A team of researchers from Griffith University and the Queensland Museum have discovered a new group of trapdoor spiders living on the Eastern coasts of Australia. An impressive achievement when you consider that this group of spiders is characterised by their ability to perfectly camouflage their burrows.
These spiders got their name from their habitat; small burrows with trapdoors created using leaves, twigs and silk. The hinge-doors are put into place allowing the spiders to jump up and grab any prey passing by.
Cryptoforis hughesae, a new group of trapdoor spiders has been found by a group of researchers from Griffith University and Queensland Museum.
The team of researchers, led by Dr Jeremy Wilson, published their findings in Cladistics. They chose to name the group Cryptoforis which means “cryptic doors” in reference to the spiders’ distinctive hinge-doors.
As with any animal, when a new group is discovered, the researchers responsible for the discovery characterise one species that acts as a reference point for the group. For Cryptoforis, lead researcher Dr Wilson named the key species Cryptoforis hughesae, in commemoration of his retired supervisor and mentor Emeritus Professor Jane Hughes. Hughes, whose research is world-renowned, specialised in population ecology, phylogeography, biogeography, and evolutionary biology.
In a statement from Griffith University, Dr Wilson said, “Jane has had a huge impact on my development as a scientist, and no doubt on many others having mentored more than 70 postgraduate students and over 60 honors students,”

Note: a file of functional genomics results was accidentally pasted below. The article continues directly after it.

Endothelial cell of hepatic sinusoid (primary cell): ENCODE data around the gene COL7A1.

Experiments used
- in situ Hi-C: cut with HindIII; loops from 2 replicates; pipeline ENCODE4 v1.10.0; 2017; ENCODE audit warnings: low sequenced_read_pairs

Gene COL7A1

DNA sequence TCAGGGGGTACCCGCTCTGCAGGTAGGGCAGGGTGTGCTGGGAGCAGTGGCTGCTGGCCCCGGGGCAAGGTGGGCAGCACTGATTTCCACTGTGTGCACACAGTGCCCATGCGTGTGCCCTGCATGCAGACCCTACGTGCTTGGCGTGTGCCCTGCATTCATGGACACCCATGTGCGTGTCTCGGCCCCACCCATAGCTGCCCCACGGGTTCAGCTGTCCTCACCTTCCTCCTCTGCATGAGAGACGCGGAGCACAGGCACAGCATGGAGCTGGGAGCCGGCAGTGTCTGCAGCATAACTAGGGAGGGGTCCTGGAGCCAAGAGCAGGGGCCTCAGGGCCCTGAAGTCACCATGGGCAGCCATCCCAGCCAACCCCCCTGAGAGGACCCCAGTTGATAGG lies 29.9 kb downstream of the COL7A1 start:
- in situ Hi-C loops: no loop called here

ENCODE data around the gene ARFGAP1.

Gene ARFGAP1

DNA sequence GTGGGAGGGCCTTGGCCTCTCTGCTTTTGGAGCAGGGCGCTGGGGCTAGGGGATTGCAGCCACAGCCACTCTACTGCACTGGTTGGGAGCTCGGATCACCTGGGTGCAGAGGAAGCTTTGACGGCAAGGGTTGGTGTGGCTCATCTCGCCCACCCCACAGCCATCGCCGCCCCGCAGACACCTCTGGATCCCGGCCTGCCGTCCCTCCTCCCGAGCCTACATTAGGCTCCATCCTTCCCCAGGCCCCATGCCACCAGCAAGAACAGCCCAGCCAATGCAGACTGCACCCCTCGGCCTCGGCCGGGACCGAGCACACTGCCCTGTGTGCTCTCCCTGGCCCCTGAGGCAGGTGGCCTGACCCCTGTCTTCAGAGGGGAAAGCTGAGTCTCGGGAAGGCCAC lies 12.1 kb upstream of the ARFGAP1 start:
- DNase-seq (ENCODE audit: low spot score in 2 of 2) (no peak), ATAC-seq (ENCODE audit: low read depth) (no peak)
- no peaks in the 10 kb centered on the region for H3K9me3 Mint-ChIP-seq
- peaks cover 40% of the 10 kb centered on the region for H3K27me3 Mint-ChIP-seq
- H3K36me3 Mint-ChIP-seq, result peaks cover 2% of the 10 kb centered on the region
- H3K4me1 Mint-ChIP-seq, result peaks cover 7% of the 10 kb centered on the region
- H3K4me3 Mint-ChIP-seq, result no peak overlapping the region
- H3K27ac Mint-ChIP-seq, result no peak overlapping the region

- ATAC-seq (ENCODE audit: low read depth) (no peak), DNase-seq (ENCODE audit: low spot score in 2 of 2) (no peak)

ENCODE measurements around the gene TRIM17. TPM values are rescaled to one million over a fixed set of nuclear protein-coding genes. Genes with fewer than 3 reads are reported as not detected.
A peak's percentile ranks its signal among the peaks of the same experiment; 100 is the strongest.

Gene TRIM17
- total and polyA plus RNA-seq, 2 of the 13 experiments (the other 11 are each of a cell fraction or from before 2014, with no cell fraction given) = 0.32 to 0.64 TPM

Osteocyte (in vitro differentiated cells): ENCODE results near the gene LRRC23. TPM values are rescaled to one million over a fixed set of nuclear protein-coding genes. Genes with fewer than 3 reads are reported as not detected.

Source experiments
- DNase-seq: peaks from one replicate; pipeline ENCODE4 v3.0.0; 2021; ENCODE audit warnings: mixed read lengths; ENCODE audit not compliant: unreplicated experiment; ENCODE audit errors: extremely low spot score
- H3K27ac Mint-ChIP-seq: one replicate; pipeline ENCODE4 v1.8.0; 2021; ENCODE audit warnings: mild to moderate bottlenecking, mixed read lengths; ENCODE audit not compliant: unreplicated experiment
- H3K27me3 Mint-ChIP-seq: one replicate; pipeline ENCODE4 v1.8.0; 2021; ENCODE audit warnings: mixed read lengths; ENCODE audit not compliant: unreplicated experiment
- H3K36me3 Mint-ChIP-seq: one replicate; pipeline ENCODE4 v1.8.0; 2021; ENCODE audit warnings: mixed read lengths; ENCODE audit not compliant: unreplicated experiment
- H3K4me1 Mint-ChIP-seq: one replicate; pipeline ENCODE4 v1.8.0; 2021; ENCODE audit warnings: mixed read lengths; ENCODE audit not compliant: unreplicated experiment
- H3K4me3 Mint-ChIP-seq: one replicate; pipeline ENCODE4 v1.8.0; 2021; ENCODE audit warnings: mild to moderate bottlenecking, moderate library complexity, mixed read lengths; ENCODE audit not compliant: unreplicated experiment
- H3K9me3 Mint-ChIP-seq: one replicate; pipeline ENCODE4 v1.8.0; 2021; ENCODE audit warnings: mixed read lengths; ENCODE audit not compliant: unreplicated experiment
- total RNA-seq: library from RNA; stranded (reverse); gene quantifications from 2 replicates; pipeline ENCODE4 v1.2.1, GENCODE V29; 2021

The group of spiders that can be found in the surrounds of the Griffith University campuses in Brisbane Dr Wilson continued, “a fitting tribute for everything she has done for me and so many others at Griffith University.”
Dr Michael Rix, the co-author and Principal Curator of Arachnology at the Queensland Museum, agreed with Dr Wilson’s decision to name the group after Hughes, stating, “I was extremely pleased when Jeremy told me that he wanted to recognise Emeritus Professor Hughes’ extensive contributions in this way”.
Dr Wilson discovered that this genus held molecular differences in comparison to other trapdoor spiders, making them a group of their own.
“The incredibly well-hidden burrows they create were also different to other trapdoor spiders in eastern Australia, which is probably why this new group of spiders remained undiscovered in the past,” Dr Wilson said.
“The discovery and description of this group of spiders adds to our knowledge of the diversity of the Australian invertebrate fauna and is also the crucial first step towards protecting these elusive spiders.”